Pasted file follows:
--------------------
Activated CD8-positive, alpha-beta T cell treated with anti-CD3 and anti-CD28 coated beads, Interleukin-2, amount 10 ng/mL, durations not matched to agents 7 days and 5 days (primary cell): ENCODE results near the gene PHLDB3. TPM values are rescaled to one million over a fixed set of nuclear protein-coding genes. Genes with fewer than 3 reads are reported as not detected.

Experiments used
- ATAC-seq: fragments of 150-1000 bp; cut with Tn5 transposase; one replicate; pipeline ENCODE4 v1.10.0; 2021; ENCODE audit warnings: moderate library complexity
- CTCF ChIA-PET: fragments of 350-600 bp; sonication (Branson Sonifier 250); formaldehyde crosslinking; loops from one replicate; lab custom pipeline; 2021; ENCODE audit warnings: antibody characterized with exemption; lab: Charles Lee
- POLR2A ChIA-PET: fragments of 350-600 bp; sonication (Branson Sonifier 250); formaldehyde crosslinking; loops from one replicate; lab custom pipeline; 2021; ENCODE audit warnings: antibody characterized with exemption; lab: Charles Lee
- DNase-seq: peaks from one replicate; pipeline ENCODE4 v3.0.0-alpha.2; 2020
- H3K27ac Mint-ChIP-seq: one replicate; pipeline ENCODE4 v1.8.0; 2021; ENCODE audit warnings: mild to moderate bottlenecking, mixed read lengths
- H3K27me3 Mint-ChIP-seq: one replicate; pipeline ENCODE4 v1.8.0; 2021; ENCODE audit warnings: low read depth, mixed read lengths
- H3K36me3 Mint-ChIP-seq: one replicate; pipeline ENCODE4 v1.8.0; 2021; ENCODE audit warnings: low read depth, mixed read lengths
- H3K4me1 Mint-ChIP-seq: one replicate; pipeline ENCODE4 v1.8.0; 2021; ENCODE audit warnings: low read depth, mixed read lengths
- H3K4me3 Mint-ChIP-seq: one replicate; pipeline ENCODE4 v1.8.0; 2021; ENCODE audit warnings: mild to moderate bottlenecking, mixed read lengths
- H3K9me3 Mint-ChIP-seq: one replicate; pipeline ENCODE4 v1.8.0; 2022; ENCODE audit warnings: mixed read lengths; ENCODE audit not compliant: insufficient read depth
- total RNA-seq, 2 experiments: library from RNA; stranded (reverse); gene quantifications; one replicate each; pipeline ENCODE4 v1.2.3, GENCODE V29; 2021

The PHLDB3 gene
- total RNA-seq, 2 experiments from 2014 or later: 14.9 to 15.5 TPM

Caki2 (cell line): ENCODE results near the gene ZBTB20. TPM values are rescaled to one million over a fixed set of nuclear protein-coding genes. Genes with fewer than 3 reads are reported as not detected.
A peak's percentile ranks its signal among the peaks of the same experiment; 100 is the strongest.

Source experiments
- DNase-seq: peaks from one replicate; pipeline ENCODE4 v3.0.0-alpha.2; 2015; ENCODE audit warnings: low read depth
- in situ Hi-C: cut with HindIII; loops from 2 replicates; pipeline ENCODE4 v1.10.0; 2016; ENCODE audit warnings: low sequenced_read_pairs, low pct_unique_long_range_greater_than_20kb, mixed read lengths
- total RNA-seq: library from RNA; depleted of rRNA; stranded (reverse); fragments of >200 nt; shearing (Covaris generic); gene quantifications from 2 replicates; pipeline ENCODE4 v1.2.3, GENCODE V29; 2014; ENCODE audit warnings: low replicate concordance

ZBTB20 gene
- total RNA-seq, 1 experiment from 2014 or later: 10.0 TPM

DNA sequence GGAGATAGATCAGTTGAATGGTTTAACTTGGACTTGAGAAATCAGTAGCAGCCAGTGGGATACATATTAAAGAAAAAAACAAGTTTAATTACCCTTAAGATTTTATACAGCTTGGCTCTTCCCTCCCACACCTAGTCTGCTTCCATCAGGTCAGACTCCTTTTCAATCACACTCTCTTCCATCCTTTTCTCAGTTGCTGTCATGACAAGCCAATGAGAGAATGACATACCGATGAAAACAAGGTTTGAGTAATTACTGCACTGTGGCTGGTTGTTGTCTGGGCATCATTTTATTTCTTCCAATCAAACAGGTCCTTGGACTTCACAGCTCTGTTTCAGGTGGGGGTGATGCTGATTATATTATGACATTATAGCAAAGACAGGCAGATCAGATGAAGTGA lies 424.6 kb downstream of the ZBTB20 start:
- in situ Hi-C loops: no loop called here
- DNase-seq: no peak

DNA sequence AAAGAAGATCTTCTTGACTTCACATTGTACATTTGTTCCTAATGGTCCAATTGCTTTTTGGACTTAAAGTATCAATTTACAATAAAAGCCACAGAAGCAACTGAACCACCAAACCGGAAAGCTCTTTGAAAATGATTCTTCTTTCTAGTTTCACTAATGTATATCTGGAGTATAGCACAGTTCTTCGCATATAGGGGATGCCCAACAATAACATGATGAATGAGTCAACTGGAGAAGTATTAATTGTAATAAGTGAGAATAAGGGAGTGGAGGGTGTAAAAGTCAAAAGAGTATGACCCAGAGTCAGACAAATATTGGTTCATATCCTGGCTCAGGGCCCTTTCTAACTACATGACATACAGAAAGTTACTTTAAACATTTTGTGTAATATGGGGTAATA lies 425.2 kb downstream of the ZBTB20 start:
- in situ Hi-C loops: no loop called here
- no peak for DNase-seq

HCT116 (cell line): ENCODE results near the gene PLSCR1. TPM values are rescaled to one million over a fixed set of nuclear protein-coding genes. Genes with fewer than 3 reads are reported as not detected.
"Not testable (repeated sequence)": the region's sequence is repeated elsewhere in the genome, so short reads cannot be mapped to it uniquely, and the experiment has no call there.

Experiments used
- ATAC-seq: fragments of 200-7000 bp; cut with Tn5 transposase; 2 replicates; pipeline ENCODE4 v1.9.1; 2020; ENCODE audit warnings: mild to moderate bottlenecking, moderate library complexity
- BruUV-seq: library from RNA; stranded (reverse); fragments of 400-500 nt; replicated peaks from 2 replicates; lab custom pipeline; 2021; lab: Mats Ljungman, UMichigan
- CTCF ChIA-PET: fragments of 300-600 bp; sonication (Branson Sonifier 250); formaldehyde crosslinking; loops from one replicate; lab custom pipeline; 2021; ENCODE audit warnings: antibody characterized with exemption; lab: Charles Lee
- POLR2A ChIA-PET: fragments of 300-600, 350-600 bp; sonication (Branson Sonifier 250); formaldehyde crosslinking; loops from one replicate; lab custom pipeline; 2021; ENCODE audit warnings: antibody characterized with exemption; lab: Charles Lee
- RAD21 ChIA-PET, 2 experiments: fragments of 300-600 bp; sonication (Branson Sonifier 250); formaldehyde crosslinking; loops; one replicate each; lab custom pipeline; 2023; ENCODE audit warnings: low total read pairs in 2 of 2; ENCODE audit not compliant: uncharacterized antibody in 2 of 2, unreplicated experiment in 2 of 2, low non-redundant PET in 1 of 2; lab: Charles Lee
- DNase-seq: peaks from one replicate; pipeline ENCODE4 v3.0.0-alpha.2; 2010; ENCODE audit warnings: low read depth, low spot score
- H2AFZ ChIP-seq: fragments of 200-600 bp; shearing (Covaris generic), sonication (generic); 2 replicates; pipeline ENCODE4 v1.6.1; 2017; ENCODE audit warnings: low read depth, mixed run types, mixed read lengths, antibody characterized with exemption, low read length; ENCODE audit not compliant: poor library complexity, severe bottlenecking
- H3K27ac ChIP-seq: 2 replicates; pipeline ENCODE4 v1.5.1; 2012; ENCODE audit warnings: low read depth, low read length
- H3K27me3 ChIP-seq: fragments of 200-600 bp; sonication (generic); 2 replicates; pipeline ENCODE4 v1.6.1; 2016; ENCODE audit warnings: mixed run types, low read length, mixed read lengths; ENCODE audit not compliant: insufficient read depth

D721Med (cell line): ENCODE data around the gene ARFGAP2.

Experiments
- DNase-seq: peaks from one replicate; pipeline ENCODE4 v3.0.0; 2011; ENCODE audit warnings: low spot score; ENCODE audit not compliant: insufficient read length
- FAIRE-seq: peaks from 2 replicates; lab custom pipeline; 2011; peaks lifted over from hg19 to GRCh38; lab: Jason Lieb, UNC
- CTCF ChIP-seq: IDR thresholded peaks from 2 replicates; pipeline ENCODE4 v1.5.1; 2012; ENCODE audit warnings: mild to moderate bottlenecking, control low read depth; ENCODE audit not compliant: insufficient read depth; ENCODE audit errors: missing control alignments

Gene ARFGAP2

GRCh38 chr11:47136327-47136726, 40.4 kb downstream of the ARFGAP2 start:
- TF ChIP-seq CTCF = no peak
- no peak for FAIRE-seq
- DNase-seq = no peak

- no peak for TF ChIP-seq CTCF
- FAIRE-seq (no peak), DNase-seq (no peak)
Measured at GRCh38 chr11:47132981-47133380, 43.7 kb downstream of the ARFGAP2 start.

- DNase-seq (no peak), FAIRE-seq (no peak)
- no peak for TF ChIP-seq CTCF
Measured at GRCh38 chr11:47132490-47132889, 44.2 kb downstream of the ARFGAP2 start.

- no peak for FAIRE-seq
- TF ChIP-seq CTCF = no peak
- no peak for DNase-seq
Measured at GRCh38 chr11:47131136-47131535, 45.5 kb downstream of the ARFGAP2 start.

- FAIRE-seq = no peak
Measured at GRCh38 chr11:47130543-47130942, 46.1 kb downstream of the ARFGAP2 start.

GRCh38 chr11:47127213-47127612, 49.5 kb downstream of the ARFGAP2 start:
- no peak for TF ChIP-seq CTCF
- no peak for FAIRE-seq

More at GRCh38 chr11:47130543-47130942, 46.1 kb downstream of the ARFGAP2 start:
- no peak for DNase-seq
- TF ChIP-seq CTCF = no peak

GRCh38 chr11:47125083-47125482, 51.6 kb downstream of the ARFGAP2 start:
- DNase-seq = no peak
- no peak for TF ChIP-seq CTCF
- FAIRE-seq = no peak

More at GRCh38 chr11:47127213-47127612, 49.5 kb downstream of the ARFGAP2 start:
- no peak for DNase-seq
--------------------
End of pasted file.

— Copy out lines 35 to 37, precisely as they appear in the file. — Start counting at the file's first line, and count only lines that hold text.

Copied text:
- CTCF ChIA-PET: fragments of 300-600 bp; sonication (Branson Sonifier 250); formaldehyde crosslinking; loops from one replicate; lab custom pipeline; 2021; ENCODE audit warnings: antibody characterized with exemption; lab: Charles Lee
- POLR2A ChIA-PET: fragments of 300-600, 350-600 bp; sonication (Branson Sonifier 250); formaldehyde crosslinking; loops from one replicate; lab custom pipeline; 2021; ENCODE audit warnings: antibody characterized with exemption; lab: Charles Lee
- RAD21 ChIA-PET, 2 experiments: fragments of 300-600 bp; sonication (Branson Sonifier 250); formaldehyde crosslinking; loops; one replicate each; lab custom pipeline; 2023; ENCODE audit warnings: low total read pairs in 2 of 2; ENCODE audit not compliant: uncharacterized antibody in 2 of 2, unreplicated experiment in 2 of 2, low non-redundant PET in 1 of 2; lab: Charles Lee